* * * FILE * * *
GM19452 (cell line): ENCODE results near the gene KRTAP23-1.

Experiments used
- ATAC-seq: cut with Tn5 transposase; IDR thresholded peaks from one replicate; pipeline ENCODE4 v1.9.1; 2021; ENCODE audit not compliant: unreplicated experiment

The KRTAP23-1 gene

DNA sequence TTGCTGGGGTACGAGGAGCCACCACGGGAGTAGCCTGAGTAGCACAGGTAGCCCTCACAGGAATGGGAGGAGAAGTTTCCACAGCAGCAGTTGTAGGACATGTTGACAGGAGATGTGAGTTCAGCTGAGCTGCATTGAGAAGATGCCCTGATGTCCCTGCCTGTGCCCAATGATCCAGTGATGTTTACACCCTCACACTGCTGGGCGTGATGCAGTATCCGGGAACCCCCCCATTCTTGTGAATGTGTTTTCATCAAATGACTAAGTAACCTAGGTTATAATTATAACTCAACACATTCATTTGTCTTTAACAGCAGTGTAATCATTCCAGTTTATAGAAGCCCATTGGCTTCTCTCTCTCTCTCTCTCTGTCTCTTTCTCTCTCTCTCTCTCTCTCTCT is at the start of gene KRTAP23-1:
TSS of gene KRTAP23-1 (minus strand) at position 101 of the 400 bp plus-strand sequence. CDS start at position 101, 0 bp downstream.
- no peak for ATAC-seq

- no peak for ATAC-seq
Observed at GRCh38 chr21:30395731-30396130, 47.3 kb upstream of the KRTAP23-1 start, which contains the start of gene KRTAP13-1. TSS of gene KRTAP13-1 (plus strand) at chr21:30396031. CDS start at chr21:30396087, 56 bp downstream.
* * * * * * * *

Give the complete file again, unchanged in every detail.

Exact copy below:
GM19452 (cell line): ENCODE results near the gene KRTAP23-1.

Experiments used
- ATAC-seq: cut with Tn5 transposase; IDR thresholded peaks from one replicate; pipeline ENCODE4 v1.9.1; 2021; ENCODE audit not compliant: unreplicated experiment

The KRTAP23-1 gene

DNA sequence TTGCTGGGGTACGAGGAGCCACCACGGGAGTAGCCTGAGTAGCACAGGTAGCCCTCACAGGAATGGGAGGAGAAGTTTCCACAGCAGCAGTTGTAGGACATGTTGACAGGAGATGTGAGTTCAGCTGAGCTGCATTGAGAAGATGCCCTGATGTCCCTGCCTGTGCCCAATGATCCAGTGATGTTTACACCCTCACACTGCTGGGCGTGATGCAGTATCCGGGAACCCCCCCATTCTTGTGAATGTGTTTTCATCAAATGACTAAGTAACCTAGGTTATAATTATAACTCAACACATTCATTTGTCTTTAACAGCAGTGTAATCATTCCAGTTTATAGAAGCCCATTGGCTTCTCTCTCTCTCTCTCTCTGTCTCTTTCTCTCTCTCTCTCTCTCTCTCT is at the start of gene KRTAP23-1:
TSS of gene KRTAP23-1 (minus strand) at position 101 of the 400 bp plus-strand sequence. CDS start at position 101, 0 bp downstream.
- no peak for ATAC-seq

- no peak for ATAC-seq
Observed at GRCh38 chr21:30395731-30396130, 47.3 kb upstream of the KRTAP23-1 start, which contains the start of gene KRTAP13-1. TSS of gene KRTAP13-1 (plus strand) at chr21:30396031. CDS start at chr21:30396087, 56 bp downstream.